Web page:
January 1st 1973 saw changes within the UK, that nearly 50 years later still have ramifications; we became part of the European Economic Community. Strangely, a year after we voted ‘Leave’, the UK government were still signing up for schemes that tied us to Europe, in the form of the updated Mutual Legal Assistance scheme.

Essentially, the scheme (updated in 2017) allows foreign authorities to access driver records to pursue them for any motoring misdeeds while abroad. In total, 18 countries signed the new agreement, including France, Germany, Spain, Malta, Finland and Poland. While it covers a number of offences, the majority relates to speeding.

Mutual Legal Assistance

Forgetting the complexities, or rights and wrongs of Brexit, the system was designed to apply a more uniform structure to motoring, and the adherence of regulations throughout the European Union; whether you’re driving in Poland, or motoring through France, you still need to be mindful of the speed limits or any motoring laws that you may be breaking.

It just seems that some countries are a little more proactive when it comes to pursuing the offender.

Between February ’19 – June ’19, Finland requested the details of ownership just three times, Luxembourg were a little more proactive at 1,222 requests, Germany applied their usual Germanic efficiency with nearly 23,000 requests, but compared to France, their efforts were amateurish: 246,138 requests were made in the five-month period.

Driving in France

The high number can really only be attributed to two things – the French cameras are often unseen, or only seen at the very last minute, and the fact that their tolerances are much tighter. In the UK, we’re generally advised that the speed cameras are set at 10+2 – that’s 10% plus 2mph (which isn’t always the case), whereas in France, the trigger is set at just five percent over the limit.

In the UK, the cameras must be visible, for a distance enough to allow the driver to react, whereas in France (and a number of European countries), the camera can be set away from the road, hidden on a bridge or parked in such a manner that once you’ve noticed it, you’re too late.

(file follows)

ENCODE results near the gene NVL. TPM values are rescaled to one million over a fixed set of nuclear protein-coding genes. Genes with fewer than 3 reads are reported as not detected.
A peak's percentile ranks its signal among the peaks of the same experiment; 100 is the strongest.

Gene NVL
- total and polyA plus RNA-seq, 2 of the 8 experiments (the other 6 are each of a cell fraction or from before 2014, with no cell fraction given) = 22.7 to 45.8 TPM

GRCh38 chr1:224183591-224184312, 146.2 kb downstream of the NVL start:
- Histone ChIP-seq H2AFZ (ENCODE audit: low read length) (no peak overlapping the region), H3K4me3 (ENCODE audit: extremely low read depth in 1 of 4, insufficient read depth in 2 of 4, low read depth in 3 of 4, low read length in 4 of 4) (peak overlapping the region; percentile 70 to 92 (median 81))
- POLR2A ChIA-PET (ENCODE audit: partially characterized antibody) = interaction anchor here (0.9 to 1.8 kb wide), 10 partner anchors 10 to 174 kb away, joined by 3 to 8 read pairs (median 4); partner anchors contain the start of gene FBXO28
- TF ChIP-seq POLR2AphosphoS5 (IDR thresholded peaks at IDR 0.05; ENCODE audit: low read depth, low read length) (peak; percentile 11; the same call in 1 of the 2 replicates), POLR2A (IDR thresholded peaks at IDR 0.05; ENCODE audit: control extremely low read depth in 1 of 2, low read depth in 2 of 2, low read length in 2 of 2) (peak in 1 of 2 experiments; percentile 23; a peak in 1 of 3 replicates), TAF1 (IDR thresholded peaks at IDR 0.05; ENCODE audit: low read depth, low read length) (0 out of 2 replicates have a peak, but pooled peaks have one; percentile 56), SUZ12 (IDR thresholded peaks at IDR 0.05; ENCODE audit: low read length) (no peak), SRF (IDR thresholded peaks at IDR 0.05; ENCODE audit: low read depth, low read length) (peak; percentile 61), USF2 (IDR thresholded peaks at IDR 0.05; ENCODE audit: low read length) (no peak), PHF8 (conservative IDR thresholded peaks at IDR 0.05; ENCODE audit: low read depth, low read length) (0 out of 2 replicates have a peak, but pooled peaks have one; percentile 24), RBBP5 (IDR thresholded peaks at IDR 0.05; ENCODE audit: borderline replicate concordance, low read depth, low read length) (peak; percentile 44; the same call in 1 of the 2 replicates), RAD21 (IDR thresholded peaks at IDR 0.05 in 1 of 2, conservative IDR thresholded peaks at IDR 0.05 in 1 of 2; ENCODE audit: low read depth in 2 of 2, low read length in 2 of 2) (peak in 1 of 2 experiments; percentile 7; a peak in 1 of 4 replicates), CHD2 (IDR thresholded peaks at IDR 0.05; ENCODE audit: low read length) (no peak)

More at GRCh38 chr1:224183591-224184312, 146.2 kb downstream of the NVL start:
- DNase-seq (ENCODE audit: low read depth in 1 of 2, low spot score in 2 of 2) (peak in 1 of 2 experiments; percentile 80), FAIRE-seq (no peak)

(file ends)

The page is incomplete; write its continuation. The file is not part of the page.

Similarly, the Dutch are renowned for their ingenuity, one of their favourite hiding spots for example, is a wheelie bin by the side of the road, on bin day. You simply have no option but to comply with the limit if you don’t want to get a ticket. (And yet the Netherlands requested information just 96 times).

What will leaving Europe mean?

Currently, no one really knows whether or not the reciprocal arrangement will be active once we leave Europe, although it’s thought that as with many other motoring laws and legislation, it’s likely that it will remain in place, potentially as part of a strategy to minimise the ‘hardness’ of a hard Brexit.

But as we reported back in September 2017, despite it being called a reciprocal agreement, it isn’t very reciprocal; foreign drivers caught speeding in the UK can use a legal loophole to escape punishment, in the form of the agreement itself.

The (Euro-centric) agreement states that registered owner is responsible for all fines levied, but in the UK, it must be found that the driver is responsible, which means that a vast swathe of drivers are going unpunished, as no proof of the driver is available. Allied to that, is the fact that the UK police need to issue their NIP (Notice of Intended Prosecution) within 14-days, whereas in parts of Europe, the police can take up to a year for the same.

Personally, aside from the seemingly one-way interaction, I feel that this type of legislation can be a good thing – it gives drivers the chance to make the decision about their behaviour, their driving habits and what the possible outcomes could be. It actually encompasses the whole spirit of fairness, of doing the right thing, and allowing motorists a level playing field throughout Europe.

Despite being EU legislation, the sense of it is entirely British; you can’t get any more British than our inherent sense of fair play, and this legislation provides just that.

Have you ever been caught for a motoring offence abroad? What was the outcome? Do you feel that Brexit will mean less red tape? Let us know in the comments.

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